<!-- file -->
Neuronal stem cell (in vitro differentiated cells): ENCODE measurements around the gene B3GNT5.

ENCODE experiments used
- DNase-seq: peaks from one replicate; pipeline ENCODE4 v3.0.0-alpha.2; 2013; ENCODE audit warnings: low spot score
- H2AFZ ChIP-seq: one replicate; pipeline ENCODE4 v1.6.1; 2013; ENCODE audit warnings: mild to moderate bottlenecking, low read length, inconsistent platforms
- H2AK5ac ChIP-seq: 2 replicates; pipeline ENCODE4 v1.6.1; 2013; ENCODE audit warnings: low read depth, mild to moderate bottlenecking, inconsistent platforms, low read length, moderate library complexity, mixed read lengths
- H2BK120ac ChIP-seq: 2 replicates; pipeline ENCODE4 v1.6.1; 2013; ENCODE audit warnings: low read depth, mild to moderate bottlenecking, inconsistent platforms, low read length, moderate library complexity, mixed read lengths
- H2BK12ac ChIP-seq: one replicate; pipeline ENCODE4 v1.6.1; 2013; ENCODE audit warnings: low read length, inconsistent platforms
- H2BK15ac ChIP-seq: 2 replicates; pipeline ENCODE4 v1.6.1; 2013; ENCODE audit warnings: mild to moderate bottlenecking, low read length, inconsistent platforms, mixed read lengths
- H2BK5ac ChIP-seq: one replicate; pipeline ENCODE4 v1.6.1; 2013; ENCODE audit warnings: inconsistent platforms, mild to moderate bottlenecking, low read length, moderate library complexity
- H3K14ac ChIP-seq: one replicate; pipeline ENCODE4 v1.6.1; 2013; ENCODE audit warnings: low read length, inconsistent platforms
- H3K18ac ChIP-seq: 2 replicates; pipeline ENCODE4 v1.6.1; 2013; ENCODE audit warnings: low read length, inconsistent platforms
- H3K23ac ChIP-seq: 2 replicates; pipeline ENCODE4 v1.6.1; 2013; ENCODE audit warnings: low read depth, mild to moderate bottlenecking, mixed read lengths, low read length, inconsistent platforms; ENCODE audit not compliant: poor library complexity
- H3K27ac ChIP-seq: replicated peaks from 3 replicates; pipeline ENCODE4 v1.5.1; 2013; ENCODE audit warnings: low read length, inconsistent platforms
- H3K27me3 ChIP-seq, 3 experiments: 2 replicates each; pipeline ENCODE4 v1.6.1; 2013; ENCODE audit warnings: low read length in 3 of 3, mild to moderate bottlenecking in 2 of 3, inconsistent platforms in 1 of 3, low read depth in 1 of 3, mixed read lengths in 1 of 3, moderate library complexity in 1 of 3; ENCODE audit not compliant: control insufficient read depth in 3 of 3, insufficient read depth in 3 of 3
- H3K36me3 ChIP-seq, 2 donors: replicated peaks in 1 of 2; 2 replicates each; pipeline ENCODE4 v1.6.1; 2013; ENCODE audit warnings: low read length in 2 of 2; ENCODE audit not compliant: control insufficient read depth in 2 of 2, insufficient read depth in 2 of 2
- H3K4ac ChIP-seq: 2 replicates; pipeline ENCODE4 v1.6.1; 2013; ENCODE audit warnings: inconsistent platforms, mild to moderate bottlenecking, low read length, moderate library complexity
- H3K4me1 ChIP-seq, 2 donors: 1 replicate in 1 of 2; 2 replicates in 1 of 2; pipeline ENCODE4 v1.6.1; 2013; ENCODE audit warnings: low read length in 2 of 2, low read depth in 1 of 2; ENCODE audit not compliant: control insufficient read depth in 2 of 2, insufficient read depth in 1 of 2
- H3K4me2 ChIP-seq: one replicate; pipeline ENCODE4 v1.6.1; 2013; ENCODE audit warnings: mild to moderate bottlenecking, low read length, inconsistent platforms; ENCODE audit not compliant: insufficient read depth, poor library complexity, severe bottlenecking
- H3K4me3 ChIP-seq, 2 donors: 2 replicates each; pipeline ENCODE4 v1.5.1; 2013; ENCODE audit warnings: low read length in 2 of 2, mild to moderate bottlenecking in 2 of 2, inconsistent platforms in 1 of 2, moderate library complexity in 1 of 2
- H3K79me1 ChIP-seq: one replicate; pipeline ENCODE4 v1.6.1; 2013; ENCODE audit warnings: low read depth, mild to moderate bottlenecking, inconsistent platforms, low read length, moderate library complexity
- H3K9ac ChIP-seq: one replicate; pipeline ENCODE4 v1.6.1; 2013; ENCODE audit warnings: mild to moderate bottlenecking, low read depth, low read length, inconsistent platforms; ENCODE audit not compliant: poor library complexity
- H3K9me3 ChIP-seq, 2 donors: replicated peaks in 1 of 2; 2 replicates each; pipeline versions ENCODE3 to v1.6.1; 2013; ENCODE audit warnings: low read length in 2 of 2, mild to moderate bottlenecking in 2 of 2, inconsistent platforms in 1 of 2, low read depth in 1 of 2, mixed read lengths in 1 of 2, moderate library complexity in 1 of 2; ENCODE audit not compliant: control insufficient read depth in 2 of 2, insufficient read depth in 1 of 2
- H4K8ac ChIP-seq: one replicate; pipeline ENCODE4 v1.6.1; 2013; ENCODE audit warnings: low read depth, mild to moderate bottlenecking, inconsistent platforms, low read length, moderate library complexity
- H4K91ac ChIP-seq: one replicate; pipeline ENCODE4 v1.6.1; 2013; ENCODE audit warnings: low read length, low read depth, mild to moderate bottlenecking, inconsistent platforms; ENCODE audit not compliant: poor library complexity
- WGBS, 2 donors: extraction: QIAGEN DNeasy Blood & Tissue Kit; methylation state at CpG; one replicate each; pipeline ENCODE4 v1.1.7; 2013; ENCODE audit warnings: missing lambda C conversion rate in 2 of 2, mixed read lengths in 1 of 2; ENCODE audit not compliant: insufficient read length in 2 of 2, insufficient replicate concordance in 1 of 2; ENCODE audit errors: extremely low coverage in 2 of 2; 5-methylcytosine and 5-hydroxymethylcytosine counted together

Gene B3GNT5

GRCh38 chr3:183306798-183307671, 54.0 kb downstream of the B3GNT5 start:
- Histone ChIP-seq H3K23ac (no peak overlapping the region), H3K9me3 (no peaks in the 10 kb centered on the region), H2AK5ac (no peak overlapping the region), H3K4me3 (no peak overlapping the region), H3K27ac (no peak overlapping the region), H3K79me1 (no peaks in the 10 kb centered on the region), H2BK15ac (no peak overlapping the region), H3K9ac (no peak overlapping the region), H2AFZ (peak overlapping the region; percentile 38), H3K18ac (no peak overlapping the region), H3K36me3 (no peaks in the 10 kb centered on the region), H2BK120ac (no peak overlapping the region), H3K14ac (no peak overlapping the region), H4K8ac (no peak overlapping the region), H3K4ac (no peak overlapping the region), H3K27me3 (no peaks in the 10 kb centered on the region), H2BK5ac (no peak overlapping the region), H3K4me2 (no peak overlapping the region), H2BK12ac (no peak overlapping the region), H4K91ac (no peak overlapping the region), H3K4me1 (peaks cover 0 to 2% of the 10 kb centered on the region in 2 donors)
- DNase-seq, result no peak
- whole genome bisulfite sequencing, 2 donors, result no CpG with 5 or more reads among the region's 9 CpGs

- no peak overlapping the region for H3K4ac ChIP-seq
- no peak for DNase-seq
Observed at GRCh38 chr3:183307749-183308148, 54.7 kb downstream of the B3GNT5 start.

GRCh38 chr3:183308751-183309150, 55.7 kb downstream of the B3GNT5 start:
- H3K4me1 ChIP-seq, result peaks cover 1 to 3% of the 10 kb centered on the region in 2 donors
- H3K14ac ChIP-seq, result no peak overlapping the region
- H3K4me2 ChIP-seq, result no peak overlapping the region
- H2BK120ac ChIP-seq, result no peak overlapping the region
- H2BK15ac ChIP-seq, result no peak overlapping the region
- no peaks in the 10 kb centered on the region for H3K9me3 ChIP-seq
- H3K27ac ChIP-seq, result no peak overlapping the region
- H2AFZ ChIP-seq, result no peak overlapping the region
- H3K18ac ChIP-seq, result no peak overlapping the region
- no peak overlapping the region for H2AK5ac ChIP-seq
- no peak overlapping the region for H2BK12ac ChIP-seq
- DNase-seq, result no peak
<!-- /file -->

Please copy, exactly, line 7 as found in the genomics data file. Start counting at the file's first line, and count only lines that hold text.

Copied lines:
- H2BK12ac ChIP-seq: one replicate; pipeline ENCODE4 v1.6.1; 2013; ENCODE audit warnings: low read length, inconsistent platforms